Menthol Kisses – a review.

The world really has it in for Logan Day.
Menthol Kisses is the debut novel by Abby Stewart, available to buy here. It tells the story of Logan, a high school girl in Texas completely swamped by the melodrama that seems drawn to her like a magnet. It’s a story that follows what I will call her ‘lost weekends’, that period in a teenager’s life when they quite spectacularly fall out with themselves.

Logan becomes swept up in a world of questionable influences, drugs and the service industry and as she continues on this downward spiral you can’t help but wonder where salvation is going to come from. While she hates her surroundings she appears simultaneously drawn to them, every person she comes into contact with seems doomed and every party she attends could be her last.

The real honesty of the piece is in Logan’s relationship with her sister Shannon who heads off to college at the start of the novella and could be seen as being the tipping point. Without the calming influence of her older sister and with the knowledge that she escaped, Logan feels more trapped than she could have done when there were the two of them. While Logan turns to anger over her abandonment, as a reader it highlights the importance of breaking free of those small town shackles and seeing the world, trying something new, finding yourself, and any other new age cliche you can think of.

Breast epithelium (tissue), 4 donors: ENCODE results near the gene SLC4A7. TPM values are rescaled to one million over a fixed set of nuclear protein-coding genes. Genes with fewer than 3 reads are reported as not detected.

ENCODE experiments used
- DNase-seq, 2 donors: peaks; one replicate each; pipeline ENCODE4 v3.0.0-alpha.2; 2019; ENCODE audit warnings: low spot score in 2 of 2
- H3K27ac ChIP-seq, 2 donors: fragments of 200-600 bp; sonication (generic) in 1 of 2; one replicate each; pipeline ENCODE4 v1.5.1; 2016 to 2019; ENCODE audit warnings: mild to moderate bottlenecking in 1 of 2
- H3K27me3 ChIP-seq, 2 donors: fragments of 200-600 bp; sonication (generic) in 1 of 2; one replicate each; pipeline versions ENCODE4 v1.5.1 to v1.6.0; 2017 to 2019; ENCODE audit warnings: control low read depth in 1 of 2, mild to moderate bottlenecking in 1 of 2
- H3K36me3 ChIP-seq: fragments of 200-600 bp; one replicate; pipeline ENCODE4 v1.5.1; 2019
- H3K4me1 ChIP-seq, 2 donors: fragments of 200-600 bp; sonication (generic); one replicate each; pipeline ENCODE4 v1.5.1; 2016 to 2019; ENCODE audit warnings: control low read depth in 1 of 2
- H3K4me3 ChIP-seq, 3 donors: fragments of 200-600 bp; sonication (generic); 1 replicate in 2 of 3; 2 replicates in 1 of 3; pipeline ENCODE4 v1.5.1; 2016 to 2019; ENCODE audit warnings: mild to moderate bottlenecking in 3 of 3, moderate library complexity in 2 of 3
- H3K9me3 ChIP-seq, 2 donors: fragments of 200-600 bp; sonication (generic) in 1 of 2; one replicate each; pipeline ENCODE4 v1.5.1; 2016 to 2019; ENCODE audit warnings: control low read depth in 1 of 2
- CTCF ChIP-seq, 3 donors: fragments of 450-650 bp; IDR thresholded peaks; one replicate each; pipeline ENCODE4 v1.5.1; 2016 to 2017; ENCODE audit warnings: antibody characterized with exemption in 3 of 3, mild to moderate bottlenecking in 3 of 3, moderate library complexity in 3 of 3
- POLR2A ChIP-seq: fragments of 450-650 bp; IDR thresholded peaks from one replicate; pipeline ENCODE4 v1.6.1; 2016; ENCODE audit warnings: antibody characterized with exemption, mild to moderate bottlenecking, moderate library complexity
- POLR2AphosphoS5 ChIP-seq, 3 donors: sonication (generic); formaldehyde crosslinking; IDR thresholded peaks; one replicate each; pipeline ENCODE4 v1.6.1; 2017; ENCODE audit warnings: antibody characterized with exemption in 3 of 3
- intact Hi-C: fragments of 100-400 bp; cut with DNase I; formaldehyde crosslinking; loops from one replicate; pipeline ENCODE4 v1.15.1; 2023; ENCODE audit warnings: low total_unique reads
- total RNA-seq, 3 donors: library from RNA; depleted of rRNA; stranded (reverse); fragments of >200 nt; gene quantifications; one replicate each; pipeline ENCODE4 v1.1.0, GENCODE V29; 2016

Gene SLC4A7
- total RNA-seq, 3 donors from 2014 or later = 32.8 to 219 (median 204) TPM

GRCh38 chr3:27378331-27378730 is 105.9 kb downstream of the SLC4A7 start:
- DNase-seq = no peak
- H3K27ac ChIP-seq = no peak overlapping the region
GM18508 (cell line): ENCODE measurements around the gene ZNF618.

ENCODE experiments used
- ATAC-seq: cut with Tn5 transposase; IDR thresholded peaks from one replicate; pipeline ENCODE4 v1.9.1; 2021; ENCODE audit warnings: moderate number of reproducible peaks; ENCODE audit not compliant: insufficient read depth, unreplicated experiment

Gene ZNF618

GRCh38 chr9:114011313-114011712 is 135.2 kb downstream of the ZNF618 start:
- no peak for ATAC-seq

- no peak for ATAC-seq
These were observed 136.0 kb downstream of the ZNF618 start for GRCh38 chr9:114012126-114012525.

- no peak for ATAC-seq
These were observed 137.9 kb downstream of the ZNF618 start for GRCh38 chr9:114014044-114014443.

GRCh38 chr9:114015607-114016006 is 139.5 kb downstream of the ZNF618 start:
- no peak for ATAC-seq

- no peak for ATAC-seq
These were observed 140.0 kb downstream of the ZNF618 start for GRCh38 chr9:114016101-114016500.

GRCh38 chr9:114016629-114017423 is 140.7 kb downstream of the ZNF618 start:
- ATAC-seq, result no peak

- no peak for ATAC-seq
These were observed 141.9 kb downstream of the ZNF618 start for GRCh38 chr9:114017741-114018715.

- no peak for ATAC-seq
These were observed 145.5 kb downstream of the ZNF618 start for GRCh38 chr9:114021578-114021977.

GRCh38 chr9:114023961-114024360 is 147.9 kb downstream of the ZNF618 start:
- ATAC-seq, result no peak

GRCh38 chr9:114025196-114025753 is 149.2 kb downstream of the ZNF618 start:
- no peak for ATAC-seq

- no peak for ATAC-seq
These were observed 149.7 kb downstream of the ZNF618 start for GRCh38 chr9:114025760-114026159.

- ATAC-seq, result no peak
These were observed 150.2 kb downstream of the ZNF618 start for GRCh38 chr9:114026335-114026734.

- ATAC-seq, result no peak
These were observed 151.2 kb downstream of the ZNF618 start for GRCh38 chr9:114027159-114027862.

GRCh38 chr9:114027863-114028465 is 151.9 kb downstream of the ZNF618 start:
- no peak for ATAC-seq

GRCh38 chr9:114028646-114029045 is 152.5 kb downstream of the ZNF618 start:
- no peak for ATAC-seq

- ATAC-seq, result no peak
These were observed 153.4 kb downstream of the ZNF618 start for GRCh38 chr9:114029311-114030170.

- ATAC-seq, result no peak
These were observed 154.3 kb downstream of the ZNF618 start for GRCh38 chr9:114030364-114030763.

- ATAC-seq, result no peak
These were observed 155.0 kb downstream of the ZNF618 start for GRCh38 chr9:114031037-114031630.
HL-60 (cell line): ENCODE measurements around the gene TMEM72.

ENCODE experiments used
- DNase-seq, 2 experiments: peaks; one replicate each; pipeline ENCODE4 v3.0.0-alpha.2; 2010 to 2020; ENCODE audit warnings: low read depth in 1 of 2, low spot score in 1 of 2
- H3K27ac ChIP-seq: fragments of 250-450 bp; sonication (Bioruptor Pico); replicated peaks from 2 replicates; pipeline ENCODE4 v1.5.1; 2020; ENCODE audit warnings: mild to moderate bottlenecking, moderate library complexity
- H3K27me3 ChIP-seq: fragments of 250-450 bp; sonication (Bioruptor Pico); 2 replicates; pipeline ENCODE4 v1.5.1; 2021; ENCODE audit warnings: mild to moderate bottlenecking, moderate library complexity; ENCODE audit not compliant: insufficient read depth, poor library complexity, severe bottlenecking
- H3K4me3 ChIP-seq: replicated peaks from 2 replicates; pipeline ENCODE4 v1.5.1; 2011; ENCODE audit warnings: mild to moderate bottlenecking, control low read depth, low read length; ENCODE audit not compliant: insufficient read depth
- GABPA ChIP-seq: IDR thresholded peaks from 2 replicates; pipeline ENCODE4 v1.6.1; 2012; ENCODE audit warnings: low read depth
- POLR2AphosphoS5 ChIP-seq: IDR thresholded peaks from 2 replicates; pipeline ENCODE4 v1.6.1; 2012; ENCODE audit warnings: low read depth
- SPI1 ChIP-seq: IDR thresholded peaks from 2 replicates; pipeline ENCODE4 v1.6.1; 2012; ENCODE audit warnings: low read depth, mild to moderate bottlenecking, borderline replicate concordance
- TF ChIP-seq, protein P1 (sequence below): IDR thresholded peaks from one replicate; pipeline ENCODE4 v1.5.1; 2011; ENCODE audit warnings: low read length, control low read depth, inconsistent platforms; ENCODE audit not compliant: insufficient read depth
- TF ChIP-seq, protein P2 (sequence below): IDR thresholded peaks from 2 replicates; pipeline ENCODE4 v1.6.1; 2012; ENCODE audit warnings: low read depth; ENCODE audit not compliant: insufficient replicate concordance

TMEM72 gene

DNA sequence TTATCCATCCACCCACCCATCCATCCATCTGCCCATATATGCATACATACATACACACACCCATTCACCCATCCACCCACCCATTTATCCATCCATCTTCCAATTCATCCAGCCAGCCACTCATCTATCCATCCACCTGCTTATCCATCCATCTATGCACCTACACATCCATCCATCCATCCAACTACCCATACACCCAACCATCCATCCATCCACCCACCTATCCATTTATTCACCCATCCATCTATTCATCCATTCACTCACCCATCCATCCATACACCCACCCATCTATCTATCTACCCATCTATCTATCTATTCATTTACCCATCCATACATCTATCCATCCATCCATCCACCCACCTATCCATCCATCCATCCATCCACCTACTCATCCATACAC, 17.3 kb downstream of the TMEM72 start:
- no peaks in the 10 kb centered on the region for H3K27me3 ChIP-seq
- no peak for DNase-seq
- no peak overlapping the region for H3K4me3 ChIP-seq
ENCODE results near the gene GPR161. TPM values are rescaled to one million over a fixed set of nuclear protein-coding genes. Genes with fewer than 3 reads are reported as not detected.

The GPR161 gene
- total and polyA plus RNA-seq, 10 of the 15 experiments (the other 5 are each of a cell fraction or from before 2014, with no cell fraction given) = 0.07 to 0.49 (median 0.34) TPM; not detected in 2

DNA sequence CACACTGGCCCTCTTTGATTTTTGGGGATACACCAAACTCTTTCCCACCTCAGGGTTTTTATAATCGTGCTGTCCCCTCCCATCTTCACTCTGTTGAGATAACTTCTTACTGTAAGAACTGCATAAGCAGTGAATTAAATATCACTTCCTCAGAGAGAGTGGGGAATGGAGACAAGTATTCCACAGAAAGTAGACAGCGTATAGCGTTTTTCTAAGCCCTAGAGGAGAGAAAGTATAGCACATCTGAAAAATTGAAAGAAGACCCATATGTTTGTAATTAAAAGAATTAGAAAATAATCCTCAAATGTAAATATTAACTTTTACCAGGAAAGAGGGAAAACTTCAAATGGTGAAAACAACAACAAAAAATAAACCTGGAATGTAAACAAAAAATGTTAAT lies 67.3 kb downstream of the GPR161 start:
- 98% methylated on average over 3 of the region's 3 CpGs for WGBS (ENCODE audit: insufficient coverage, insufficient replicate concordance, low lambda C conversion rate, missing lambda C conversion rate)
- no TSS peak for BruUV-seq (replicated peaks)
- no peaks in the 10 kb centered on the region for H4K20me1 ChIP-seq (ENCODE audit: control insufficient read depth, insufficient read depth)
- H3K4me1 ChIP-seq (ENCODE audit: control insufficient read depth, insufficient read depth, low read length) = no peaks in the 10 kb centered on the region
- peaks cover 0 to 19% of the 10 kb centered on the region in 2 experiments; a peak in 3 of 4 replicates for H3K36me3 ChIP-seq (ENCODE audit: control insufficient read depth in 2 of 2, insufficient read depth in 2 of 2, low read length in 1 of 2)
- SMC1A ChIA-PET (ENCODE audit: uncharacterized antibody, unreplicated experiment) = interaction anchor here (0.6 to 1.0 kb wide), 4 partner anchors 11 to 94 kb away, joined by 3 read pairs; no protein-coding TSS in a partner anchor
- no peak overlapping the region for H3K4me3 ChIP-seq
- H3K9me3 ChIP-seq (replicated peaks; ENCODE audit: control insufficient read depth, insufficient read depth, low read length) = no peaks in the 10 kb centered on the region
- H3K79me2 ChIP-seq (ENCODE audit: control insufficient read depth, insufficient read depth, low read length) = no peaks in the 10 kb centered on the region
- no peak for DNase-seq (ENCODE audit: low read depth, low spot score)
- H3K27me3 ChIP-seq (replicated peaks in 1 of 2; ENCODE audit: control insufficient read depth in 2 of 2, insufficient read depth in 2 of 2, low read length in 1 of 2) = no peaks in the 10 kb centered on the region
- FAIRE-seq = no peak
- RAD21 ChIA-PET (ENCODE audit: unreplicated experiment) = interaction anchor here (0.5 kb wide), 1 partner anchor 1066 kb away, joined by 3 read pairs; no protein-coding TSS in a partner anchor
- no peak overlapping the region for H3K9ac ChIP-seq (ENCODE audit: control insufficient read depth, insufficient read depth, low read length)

The story also brings to light some of the terrifying judgemental and racist views still being practised in the southern states of America today. Logan’s friend Javonte, who is one of only a few positive things in her life is often the victim of some terrible words and actions as a result of the colour of his skin. He acts as a conscience when everyone else seems so hellbent on fucking themselves and Logan up.

As you read, and as Logan disappears from her description of herself in the opening chapter you can’t help but wonder where Abby Stewart drew all of this from, and hope it isn’t too personal, because if so, it’s an incredible story to be able to tell.







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